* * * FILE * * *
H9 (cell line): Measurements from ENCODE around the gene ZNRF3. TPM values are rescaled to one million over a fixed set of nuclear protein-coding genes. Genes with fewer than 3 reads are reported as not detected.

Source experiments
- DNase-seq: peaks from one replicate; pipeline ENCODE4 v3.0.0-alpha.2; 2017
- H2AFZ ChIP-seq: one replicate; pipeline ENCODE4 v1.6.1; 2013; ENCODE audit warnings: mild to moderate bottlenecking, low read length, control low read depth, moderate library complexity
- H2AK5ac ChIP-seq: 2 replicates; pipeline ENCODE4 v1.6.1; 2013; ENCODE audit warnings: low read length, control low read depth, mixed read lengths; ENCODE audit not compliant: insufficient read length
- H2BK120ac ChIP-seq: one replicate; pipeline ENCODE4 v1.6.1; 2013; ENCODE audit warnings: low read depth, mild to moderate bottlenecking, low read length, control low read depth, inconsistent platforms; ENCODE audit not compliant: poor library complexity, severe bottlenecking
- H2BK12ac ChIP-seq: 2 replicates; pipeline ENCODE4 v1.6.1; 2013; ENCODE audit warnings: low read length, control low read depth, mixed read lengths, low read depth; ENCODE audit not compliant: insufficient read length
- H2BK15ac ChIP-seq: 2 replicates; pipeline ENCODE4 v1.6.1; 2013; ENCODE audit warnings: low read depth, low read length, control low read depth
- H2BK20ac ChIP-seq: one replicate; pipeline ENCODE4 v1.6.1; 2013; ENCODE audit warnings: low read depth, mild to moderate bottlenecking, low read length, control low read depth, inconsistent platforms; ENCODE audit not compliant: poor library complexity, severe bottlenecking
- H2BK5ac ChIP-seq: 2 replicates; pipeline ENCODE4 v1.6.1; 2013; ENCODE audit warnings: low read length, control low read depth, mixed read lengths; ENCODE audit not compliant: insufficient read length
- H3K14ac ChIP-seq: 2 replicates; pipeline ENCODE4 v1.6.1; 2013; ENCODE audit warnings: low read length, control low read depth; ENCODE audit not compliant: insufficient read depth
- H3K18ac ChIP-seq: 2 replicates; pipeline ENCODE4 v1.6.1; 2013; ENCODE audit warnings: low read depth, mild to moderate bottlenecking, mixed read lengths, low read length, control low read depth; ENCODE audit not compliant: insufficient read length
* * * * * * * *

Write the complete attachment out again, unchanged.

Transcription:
H9 (cell line): Measurements from ENCODE around the gene ZNRF3. TPM values are rescaled to one million over a fixed set of nuclear protein-coding genes. Genes with fewer than 3 reads are reported as not detected.

Source experiments
- DNase-seq: peaks from one replicate; pipeline ENCODE4 v3.0.0-alpha.2; 2017
- H2AFZ ChIP-seq: one replicate; pipeline ENCODE4 v1.6.1; 2013; ENCODE audit warnings: mild to moderate bottlenecking, low read length, control low read depth, moderate library complexity
- H2AK5ac ChIP-seq: 2 replicates; pipeline ENCODE4 v1.6.1; 2013; ENCODE audit warnings: low read length, control low read depth, mixed read lengths; ENCODE audit not compliant: insufficient read length
- H2BK120ac ChIP-seq: one replicate; pipeline ENCODE4 v1.6.1; 2013; ENCODE audit warnings: low read depth, mild to moderate bottlenecking, low read length, control low read depth, inconsistent platforms; ENCODE audit not compliant: poor library complexity, severe bottlenecking
- H2BK12ac ChIP-seq: 2 replicates; pipeline ENCODE4 v1.6.1; 2013; ENCODE audit warnings: low read length, control low read depth, mixed read lengths, low read depth; ENCODE audit not compliant: insufficient read length
- H2BK15ac ChIP-seq: 2 replicates; pipeline ENCODE4 v1.6.1; 2013; ENCODE audit warnings: low read depth, low read length, control low read depth
- H2BK20ac ChIP-seq: one replicate; pipeline ENCODE4 v1.6.1; 2013; ENCODE audit warnings: low read depth, mild to moderate bottlenecking, low read length, control low read depth, inconsistent platforms; ENCODE audit not compliant: poor library complexity, severe bottlenecking
- H2BK5ac ChIP-seq: 2 replicates; pipeline ENCODE4 v1.6.1; 2013; ENCODE audit warnings: low read length, control low read depth, mixed read lengths; ENCODE audit not compliant: insufficient read length
- H3K14ac ChIP-seq: 2 replicates; pipeline ENCODE4 v1.6.1; 2013; ENCODE audit warnings: low read length, control low read depth; ENCODE audit not compliant: insufficient read depth
- H3K18ac ChIP-seq: 2 replicates; pipeline ENCODE4 v1.6.1; 2013; ENCODE audit warnings: low read depth, mild to moderate bottlenecking, mixed read lengths, low read length, control low read depth; ENCODE audit not compliant: insufficient read length